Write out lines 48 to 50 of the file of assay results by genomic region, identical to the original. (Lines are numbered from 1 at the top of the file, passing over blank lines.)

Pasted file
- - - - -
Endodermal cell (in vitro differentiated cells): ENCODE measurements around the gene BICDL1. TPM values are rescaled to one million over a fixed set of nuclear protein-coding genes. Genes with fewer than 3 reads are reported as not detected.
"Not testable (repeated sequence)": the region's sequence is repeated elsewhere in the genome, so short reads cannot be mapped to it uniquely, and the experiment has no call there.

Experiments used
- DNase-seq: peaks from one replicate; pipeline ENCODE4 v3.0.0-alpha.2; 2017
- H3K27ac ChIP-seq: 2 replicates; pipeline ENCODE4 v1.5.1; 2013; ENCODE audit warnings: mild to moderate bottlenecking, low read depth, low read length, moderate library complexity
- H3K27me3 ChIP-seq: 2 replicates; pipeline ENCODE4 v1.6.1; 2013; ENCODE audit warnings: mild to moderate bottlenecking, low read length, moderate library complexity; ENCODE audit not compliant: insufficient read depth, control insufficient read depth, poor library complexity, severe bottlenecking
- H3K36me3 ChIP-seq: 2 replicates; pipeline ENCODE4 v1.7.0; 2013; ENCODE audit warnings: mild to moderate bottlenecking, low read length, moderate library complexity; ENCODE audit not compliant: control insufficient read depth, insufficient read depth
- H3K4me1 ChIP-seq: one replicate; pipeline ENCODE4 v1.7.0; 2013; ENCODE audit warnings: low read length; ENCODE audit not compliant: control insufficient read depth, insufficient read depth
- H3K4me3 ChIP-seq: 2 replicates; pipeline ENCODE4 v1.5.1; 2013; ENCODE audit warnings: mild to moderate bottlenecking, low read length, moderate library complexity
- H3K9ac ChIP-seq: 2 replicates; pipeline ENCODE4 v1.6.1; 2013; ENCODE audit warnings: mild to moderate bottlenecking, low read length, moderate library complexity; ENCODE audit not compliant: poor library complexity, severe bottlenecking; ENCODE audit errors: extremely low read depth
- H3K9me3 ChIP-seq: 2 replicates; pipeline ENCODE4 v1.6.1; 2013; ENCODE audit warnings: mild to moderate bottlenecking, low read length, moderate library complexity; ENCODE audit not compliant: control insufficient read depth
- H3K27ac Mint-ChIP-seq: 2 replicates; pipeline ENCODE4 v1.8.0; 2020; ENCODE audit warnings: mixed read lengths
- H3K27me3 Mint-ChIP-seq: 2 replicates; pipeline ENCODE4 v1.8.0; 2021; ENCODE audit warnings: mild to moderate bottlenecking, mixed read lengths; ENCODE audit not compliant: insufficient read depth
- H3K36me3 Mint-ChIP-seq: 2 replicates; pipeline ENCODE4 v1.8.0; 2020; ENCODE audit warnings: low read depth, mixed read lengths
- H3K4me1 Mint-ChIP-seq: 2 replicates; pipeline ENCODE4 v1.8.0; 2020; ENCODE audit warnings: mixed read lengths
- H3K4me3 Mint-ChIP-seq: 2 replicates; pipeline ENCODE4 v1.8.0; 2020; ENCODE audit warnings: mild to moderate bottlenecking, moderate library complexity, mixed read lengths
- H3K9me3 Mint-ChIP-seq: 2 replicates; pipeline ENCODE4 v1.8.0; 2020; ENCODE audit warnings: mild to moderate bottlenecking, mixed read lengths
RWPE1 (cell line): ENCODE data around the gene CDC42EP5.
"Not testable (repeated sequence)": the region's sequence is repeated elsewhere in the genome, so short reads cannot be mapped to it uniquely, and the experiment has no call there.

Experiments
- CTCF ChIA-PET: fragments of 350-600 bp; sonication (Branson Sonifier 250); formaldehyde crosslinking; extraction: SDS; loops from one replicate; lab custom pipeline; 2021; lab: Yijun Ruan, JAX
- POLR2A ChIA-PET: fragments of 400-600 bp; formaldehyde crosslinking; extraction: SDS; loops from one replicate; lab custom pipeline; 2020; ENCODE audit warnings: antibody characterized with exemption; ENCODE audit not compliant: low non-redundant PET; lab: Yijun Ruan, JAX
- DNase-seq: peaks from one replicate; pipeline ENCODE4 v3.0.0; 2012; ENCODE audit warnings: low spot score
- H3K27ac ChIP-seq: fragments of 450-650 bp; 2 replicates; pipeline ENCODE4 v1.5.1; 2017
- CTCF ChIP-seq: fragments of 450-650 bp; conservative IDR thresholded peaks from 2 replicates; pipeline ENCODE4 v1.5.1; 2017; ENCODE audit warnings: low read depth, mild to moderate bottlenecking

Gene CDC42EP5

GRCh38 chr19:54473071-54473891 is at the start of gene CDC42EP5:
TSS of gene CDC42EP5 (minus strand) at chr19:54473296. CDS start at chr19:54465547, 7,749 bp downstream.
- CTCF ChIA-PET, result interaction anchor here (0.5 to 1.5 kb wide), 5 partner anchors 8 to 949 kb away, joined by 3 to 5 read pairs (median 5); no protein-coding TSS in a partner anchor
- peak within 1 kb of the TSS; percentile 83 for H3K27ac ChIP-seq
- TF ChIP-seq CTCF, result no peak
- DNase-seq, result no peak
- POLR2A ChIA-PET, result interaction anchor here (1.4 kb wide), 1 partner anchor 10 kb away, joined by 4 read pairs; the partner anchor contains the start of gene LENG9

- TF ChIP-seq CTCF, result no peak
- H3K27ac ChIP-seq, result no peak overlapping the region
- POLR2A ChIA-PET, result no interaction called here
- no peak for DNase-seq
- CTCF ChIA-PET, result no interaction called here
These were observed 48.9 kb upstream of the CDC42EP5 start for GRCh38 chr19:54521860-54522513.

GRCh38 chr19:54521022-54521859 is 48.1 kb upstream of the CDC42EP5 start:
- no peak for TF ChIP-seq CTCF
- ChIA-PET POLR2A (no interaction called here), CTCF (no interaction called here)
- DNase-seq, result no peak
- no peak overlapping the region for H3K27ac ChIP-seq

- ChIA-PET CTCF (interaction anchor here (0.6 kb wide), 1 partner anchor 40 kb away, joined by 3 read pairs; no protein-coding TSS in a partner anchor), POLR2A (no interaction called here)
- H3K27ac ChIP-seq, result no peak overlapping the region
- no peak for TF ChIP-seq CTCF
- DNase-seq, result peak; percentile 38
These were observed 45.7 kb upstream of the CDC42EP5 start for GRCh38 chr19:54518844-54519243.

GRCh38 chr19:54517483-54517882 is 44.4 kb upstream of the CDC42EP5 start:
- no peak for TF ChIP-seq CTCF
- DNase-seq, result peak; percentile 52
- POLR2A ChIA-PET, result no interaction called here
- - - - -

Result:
- DNase-seq, result peak; percentile 38
These were observed 45.7 kb upstream of the CDC42EP5 start for GRCh38 chr19:54518844-54519243.

GRCh38 chr19:54517483-54517882 is 44.4 kb upstream of the CDC42EP5 start: